aspect ratio

Aspect ratio is the wing span divided by the mean wing chord. An aircraft with a rectangular wing of area 12 mē might have a wing span of 8 m and wing chord of 1.5 m. In this case the aspect ratio is 5.33. If the span was 12 m and the chord 1 m then the aspect ratio would be 12. However because wings may have varied plan forms it is usual to calculate aspect ratio as:

Aspect ratio = wing spanē / wing area

For example, the Jabiru's aspect ratio (span 7.9 m, area 8.0 mē) = 7.9 Ũ 7.9 / 8 = 7.8 whereas an aircraft like the Thruster would have an aspect ratio around 6 and consequently you would expect such an aircraft to induce much more drag at high angles of attack, and thus slow much more rapidly than the Jabiru.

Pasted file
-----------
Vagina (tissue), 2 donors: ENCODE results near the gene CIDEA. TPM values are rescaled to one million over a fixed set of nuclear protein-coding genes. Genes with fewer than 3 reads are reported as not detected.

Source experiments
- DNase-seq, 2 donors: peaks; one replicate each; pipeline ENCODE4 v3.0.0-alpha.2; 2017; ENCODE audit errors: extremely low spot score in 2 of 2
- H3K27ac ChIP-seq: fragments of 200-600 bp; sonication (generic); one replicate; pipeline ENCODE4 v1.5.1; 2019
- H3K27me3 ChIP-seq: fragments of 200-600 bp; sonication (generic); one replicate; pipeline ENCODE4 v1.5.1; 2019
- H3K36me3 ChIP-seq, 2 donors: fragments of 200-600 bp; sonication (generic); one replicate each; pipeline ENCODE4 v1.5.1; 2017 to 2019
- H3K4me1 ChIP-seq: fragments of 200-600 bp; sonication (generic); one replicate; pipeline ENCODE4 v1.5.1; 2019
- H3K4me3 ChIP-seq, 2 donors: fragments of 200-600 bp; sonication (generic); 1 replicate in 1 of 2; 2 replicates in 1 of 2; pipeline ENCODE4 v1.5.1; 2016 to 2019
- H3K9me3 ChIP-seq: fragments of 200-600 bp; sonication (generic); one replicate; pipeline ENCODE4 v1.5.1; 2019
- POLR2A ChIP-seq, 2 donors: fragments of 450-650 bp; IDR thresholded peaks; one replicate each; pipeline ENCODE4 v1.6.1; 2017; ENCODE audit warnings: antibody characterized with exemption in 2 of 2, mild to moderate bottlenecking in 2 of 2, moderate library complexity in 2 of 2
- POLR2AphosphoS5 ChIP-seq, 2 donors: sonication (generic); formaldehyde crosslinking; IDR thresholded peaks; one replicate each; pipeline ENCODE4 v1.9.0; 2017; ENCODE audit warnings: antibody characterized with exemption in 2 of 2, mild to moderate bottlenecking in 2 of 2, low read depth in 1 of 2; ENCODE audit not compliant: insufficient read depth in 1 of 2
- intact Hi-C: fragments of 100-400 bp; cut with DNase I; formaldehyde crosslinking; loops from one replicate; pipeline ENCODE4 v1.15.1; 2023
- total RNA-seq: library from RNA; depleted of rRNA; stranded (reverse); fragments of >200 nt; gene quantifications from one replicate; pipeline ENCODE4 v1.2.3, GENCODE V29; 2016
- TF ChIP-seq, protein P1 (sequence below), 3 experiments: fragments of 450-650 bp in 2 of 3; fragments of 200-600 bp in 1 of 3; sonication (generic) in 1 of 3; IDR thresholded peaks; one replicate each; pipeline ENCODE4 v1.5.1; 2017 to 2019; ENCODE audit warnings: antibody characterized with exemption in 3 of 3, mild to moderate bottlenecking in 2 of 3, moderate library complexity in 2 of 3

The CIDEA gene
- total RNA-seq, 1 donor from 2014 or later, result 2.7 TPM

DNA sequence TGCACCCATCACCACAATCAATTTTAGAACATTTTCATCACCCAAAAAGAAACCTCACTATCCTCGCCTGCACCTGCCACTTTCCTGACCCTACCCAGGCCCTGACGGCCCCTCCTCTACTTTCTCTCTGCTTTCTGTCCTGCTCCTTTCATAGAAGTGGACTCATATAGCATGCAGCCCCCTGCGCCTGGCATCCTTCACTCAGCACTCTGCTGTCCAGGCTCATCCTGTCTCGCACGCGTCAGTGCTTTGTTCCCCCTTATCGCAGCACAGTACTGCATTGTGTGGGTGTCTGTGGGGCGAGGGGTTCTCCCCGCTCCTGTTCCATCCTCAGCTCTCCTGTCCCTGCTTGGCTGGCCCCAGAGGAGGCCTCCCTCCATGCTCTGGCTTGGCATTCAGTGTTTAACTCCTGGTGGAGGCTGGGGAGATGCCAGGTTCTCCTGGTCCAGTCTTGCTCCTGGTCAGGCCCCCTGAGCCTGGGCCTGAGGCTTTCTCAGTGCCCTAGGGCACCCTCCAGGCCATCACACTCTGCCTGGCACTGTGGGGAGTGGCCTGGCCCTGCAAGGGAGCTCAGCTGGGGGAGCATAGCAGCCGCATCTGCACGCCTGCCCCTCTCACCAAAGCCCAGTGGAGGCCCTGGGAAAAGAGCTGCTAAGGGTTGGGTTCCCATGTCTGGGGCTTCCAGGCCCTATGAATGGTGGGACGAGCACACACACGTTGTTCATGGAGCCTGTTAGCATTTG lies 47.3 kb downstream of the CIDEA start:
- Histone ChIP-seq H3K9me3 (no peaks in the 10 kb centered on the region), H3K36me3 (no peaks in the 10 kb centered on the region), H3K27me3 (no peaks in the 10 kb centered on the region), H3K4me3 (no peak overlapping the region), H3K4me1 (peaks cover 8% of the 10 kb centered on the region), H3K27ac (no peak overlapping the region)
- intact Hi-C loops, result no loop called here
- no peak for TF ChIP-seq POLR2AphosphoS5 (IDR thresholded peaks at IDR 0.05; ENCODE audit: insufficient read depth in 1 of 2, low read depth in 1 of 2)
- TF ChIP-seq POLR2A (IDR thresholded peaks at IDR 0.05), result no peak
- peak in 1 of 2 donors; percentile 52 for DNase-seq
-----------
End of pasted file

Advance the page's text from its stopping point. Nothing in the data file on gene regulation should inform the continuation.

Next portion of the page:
And incidentally, the mean chord of a wing is span/aspect ratio. A high performance sailplane wing, designed for minimum induced drag over the
CL range, might have a wingspan of 22 m and an aspect ratio of 30 thus a mean chord of 0.7 m. Most ultralights would have an aspect ratio between 5.5 and 8 and light general aviation aircraft between 7 and 9, averaging around 7.5. There are a few ultralight aeroplanes, designed to have some soaring capability, which have aspect ratios around 16 or 17.

Higher aspect ratio also has the effect of a higher rate of lift increase, as aoa increases, than lower aspect ratio wings. Aspect ratio also affects the lift curve, a high aspect ratio wing will have a higher maximum
CL but a lower stalling aoa than a low aspect ratio wing utilising the same aerofoil